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Should I Sell Tesco PLC And Buy Poundland Group PLC?

With just eight days to go until Tesco (LSE: TSCO) is expected to release its full-year results, the stakes are high: Tesco’s share price has risen by 35% since its interim results were published in October.

Sadly, earnings forecasts haven’t risen in the same way, leaving Tesco shares looking decidedly expensive, on a 2015 forecast P/E of 24 and a 2016 forecast P/E of 22.

If the firm’s results contain any hint that Tesco’s turnaround could be slower, or less successful, than expected, the shares could take a bath.

I’ve been looking at possible alternatives to Tesco, including high-street chain Poundland Group (LSE: PLND), where like-for-like sales rose by 2.4% last year, and total sales increased by 11.8%, topping £1bn for the first time.

Is this fast-growing discount retailer a possible long-term income and growth play — like Tesco used to be?

Striking similarities

The first thing I noticed is that there are some surprising similarities between Tesco and Poundland:

 

Tesco

Poundland

2015 forecast P/E

24

25

2016 forecast P/E

22

22

Operating margin

2.3%

2.6%

Both companies are valued on high multiples of forecast earnings, but only one is expected to deliver strong earnings per share (eps) growth this year and in 2016:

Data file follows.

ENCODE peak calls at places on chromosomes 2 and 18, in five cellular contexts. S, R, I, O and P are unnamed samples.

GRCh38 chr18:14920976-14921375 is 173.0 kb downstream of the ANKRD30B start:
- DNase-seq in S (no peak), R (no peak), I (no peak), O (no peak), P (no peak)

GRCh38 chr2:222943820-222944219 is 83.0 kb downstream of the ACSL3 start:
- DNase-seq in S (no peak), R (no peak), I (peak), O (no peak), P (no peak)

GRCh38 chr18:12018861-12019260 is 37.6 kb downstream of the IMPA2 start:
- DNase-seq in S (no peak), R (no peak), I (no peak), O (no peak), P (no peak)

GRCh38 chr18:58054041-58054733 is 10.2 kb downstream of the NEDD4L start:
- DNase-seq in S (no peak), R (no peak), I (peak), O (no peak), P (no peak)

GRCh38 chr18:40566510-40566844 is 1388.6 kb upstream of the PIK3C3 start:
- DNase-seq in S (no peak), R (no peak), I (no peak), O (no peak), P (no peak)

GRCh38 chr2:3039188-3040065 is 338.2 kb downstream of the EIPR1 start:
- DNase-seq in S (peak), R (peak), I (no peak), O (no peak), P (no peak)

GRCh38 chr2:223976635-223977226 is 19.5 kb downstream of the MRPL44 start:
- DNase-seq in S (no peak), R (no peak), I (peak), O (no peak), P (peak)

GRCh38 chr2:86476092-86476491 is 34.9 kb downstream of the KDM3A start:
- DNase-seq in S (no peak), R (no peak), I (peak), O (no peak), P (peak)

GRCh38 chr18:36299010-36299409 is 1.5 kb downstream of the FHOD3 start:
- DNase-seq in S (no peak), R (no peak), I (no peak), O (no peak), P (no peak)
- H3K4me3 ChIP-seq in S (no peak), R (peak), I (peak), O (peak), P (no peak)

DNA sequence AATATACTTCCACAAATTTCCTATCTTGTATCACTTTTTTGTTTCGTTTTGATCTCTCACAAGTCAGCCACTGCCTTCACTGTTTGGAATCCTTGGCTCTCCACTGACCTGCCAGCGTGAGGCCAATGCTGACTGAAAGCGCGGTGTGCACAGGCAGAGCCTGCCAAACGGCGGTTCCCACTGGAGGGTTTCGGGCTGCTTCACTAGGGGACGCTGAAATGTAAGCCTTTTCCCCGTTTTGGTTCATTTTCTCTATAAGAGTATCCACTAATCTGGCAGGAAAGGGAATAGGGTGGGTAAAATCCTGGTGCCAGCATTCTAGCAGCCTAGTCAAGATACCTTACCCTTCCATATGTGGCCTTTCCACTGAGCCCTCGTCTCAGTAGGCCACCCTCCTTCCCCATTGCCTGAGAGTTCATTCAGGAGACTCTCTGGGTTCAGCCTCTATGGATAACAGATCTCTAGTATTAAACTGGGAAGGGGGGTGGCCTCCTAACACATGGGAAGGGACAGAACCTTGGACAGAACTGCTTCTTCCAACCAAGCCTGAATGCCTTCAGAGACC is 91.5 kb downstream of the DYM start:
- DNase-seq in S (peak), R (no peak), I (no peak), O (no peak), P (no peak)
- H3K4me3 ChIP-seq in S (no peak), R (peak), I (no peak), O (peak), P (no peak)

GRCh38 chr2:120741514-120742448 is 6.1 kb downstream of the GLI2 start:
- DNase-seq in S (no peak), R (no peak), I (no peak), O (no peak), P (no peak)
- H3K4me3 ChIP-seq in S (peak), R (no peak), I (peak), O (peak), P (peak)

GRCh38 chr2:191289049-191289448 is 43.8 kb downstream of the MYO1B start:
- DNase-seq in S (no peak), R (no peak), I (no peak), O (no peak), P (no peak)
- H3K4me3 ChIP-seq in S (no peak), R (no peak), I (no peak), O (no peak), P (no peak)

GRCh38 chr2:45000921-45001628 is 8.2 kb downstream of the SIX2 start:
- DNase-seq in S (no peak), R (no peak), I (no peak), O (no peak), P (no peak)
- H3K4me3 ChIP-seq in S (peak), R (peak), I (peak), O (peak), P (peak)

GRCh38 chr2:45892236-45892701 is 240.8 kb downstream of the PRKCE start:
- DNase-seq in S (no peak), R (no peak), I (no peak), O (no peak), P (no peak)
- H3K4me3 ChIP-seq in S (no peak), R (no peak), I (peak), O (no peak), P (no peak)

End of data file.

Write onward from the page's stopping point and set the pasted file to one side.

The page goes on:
Tesco

Poundland

2015 forecast eps growth

-65%

+254%

2016 forecast eps growth

+4.2%

+17.5%

This is one of the biggest differences between the two firms: Poundland is growing fast, while Tesco is struggling to reverse falling sales.

Although Poundland’s takeover of 99p Stores may be blocked by the Competition and Markets Authority, which is reviewing the proposed deal, Poundland still opened 60 new stores in the UK and Ireland last year, and is also expanding in Spain.

In contrast, Tesco is shutting 43 stores, and cancelling many planned new stores.

What about dividends?

There’s another difference. Tesco’s reputation as a dividend heavyweight has been destroyed by the firm’s cash flow crunch and flagging sales.

Poundland isn’t exactly a high yield stock, but the discount store’s payout is expected to rise strongly, and looks generous compared to Tesco:

 

Tesco

Poundland

2015 prospective yield

0.6%

1.3%

2016 prospective yield

1.0%

1.5%

The UK’s big supermarkets are having to adjust to a new normal, where profit margins are lower, and sales are shared more widely than in the past.

In contrast, Poundland’s mix of food and general items mean that it is, inevitably, stealing some sales from Tesco, but hasn’t been forced into direct competition with the supermarket giants. Instead, Poundland has profited from the surge in demand for discount retailing.

In my opinion, Poundland’s strategy is smart and well-timed. The group has almost no debt and could well outperform Tesco for a few more years yet.

Despite this, Poundland stock isn't exactly cheap.

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Roland Head owns shares of Tesco. The Motley Fool UK owns shares of Tesco. We Fools don't all hold the same opinions, but we all believe that considering a diverse range of insights makes us better investors.